- study (v.)
- early 12c., "to strive toward, devote oneself to, cultivate" (translating Latin occupatur), from Old French estudiier "to study, apply oneself, show zeal for; examine" (13c., Modern French étudier), from Medieval Latin studiare, from Latin studium "study, application," originally "eagerness," from studere "to be diligent," from PIE *(s)teu- (1) "to push, stick, knock, beat" (see steep (adj.)). The notion appears to be "pressing forward, thrusting toward," hence "strive after."
Martha swanc and becarcade to geforðigene þan Hælende and his þeowen þa lichamlice behefðen. Seo studdede emb þa uterlice þing. [Homily for the Feast of the Virgin Mary, c.1125]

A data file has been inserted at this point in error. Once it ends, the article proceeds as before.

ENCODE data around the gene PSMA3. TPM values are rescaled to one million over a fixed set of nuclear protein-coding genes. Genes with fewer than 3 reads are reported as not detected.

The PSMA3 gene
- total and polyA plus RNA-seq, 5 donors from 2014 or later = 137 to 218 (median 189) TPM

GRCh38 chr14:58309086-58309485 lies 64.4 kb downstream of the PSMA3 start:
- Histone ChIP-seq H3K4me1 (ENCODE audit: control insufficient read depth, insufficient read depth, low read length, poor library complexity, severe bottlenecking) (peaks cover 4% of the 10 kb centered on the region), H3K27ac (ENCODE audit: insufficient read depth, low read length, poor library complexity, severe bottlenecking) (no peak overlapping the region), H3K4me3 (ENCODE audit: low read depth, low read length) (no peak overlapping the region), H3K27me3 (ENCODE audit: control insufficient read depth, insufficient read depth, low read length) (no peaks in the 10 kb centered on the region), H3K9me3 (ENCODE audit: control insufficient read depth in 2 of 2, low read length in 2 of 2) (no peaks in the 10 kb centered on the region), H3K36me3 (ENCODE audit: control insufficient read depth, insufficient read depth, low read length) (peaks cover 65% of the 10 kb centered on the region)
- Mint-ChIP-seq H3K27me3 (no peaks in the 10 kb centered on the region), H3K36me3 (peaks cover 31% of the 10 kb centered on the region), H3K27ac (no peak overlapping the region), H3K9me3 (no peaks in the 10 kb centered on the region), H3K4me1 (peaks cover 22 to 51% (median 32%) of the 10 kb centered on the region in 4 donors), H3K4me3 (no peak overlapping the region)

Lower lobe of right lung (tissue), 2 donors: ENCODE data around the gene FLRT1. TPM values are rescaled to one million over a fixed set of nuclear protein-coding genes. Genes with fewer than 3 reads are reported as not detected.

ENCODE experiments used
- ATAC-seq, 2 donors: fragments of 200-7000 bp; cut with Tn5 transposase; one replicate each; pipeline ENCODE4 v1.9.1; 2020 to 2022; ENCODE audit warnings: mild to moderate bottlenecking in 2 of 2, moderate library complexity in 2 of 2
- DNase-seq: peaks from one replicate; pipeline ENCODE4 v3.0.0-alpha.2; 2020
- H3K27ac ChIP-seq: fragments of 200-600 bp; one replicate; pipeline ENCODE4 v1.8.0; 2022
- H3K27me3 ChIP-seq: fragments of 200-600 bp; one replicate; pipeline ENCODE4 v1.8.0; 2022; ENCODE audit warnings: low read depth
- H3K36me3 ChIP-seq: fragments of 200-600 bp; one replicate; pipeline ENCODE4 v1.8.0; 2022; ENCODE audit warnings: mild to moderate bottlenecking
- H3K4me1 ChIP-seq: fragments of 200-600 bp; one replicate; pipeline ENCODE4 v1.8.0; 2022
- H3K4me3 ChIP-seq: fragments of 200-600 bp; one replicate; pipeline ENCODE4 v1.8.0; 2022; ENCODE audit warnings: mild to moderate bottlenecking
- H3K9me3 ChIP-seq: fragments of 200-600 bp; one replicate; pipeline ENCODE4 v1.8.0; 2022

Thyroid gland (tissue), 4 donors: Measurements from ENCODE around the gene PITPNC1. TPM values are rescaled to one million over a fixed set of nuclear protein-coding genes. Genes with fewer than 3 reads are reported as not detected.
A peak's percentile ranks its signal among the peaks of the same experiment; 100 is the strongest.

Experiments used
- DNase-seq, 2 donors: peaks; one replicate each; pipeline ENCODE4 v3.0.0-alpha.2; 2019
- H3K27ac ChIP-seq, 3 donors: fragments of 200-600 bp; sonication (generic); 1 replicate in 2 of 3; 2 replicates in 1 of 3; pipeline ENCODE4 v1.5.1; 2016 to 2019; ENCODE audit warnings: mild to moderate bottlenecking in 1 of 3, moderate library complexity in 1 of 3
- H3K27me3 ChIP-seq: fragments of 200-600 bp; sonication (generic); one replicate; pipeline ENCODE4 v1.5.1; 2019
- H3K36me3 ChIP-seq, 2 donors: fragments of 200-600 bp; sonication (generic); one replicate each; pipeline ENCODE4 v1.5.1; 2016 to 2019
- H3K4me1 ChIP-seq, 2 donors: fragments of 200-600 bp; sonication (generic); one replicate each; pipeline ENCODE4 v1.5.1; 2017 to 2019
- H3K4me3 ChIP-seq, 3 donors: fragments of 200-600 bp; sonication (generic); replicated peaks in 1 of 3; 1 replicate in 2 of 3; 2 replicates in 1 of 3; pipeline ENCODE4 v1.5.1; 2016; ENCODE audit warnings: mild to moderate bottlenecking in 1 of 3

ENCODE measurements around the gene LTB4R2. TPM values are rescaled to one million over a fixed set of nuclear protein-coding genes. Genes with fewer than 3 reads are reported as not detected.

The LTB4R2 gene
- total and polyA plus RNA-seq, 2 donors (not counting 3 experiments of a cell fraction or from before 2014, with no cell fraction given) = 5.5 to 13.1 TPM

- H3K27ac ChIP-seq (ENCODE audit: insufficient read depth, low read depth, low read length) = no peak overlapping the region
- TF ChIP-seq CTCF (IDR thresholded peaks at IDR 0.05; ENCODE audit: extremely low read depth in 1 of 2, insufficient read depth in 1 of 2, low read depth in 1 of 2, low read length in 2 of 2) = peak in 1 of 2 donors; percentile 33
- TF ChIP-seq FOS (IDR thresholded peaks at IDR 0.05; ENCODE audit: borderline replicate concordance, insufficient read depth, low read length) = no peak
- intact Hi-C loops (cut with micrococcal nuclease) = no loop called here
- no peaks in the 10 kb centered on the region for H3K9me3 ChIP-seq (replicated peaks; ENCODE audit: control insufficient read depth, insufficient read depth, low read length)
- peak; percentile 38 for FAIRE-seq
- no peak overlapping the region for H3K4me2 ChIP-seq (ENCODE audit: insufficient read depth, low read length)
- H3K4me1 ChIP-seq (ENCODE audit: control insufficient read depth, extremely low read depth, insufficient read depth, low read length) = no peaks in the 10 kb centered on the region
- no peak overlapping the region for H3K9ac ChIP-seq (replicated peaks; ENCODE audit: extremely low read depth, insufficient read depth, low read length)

From c. 1300 as "apply oneself to the acquisition of learning, pursue a formal course of study," also "read a book or writings intently or meditatively." From mid-14c. as "reflect, muse, think, ponder." Meaning "regard attentively" is from 1660s. Related: Studied; studying.
- study (n.)
- c. 1300, "application of the mind to the acquisition of knowledge, intensive reading and contemplation of a book, writings, etc.," from Old French estudie "care, attention, skill, thought; study, school" (Modern French étude), from Latin studium "study, application" (see study (v.)). Also from c. 1300 as "a state of deep thought or contemplation; a state of mental perplexity, doubt, anxiety; state of amazement or wonder." From mid-14c. as "careful examination, scrutiny." Sense of "room furnished with books" is from late 14c. Meaning "a subject of study" is from late 15c. Study hall is attested from 1891, originally a large common room in a college.